No, I didn't. I queried why you insist on sliding little digs like this into the conversation every time China’s mentioned:

In-Limbo said:
Anything worth a buchas? Anything at all??!
Suggesting there couldn’t possibly be anything. Par for the course in the NAAFI Bar, but it doesn’t bring much to CA. It ain’t the first time, either.

To bring a less quarrelsome tone back to proceedings

In-Limbo said:
But then again eight nobel peace laureates seem to want to beg to differ rather than simply kow tow, so who knows.

http://www.telegraph.co.uk/news/main.jhtml?xml=/news/2008/02/14/wchina114.xml
Glad to see some principles being held to somewhere in dealings with PRC seeing as our own politicians seem to scramble over each other in their bids for gelt. I don’t see it achieving much; China needs Sudanese oil far more than the good wishes of Nobel Laureates, but if the pressure is kept up in the run-up to the Olympics, you never know what small concessions might be wrung to save face. Tesco politics – every little helps.

Steven Spielberg, though. What a plum. If he’d spoken up even about Tibet let alone what the bastards do to their own folk, I’d give him the benefit of the doubt. As it is, it’s just another Hollywood cause du jour. He’ll not even remember it in a year, the cunt.
 
#17
smartascarrots said:
In-Limbo said:
You… then fell aboot is if I was "wrong" to query what would could be gained by tasking some counter measures to their return to so called "cold war espionage levels"?
No, I didn't. I queried why you insist on sliding little digs like this into the conversation every time China’s mentioned.
To get a bite from China spooks? <shrug>

In-Limbo said:
Anything worth a buchas? Anything at all??!
Suggesting there couldn't possibly be anything. Par for the course in the NAAFI Bar, but it doesn't bring much to CA. It ain’t the first time, either.
smartascarrots said:
Still doesn't answer the question. Did you catch someone wanking in your Peking Duck once?
Guilty as charged m'laud. ;)

smartascarrots said:
To bring a less quarrelsome tone back to proceedings

In-Limbo said:
But then again eight nobel peace laureates seem to want to beg to differ rather than simply kow tow, so who knows.

http://www.telegraph.co.uk/news/main.jhtml?xml=/news/2008/02/14/wchina114.xml
Glad to see some principles being held to somewhere in dealings with PRC seeing as our own politicians seem to scramble over each other in their bids for gelt. I don't see it achieving much; China needs Sudanese oil far more than the good wishes of Nobel Laureates, but if the pressure is kept up in the run-up to the Olympics, you never know what small concessions might be wrung to save face. Tesco politics – every little helps.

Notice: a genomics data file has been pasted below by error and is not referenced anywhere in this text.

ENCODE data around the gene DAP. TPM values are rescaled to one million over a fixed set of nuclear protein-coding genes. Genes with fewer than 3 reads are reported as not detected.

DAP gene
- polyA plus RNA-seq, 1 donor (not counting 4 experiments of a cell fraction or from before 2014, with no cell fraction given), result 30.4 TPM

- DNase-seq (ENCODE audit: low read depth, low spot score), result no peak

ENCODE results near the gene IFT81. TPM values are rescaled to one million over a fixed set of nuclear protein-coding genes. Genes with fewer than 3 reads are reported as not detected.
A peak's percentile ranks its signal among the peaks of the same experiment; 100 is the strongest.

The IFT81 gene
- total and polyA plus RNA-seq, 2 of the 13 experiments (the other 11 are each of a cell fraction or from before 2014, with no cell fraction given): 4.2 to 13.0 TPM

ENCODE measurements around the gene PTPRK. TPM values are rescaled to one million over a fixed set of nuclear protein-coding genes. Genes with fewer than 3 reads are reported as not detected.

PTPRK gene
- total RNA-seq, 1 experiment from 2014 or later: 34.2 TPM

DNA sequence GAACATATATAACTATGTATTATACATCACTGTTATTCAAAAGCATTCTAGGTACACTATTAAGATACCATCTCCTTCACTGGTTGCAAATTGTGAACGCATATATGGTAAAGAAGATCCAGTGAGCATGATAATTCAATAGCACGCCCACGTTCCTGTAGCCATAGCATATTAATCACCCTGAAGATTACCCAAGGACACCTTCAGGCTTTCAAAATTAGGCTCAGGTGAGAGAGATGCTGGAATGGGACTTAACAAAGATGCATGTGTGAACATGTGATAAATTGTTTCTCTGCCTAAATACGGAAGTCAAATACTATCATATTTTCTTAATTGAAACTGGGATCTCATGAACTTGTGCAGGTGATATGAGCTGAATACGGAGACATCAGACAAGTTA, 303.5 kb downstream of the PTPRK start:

Steven Spielberg, though. What a plum. If he'd spoken up even about Tibet let alone what the bastards do to their own folk, I'd give him the benefit of the doubt. As it is, it’s just another Hollywood cause [I'd jour[/i]. He'll not even remember it in a year, the cunt.
Indeed, lets. I agree Spielberg is a plum of the highest order, particularly as he's out of his depth here, but one should perhaps fight from corner with a cult of personality, against another cult of personality?

Darfur aside for a moment, this is perhaps of more direct relevance to China's... err...

"Idiom"?...

Yes, thank you China's Idiom... with it's regard of international opinion, up until the point it might actually get caught.

According to a June 13 report in the Beijing Daily more than 400 parents, mainly from Henan, posted an Internet appeal for help in rescuing children who had been abducted from the precincts of train and bus stations and sold into slave-like conditions in brick factories in Shanxi. The parents said they had spent all their money and risked their lives to travel through remote areas of Shanxi looking for their children, the youngest of whom was only eight. They managed to rescue about 40 children but believed that many remained in conditions of forced servitude.

http://www.chinadevelopmentbrief.com/node/1152
Ergo, I wouldn't put it past China to have such an aggressive stance on something as paltry as state driven espionage, when the muted sounds coming from within suggest there are quite a bit more than a few kids who've been abducted simply to up their perceived "ranking" on the international stage.

Kind of put's my wee China digs into some perspective.
 
#18
In-Limbo said:
Darfur aside for a moment, this is perhaps of more direct relevance to China's... err...

"Idiom"?...

Yes, thank you China's Idiom... with it's regard of international opinion, up until the point it might actually get caught.

According to a June 13 report in the Beijing Daily more than 400 parents, mainly from Henan, posted an Internet appeal for help in rescuing children who had been abducted from the precincts of train and bus stations and sold into slave-like conditions in brick factories in Shanxi. The parents said they had spent all their money and risked their lives to travel through remote areas of Shanxi looking for their children, the youngest of whom was only eight. They managed to rescue about 40 children but believed that many remained in conditions of forced servitude.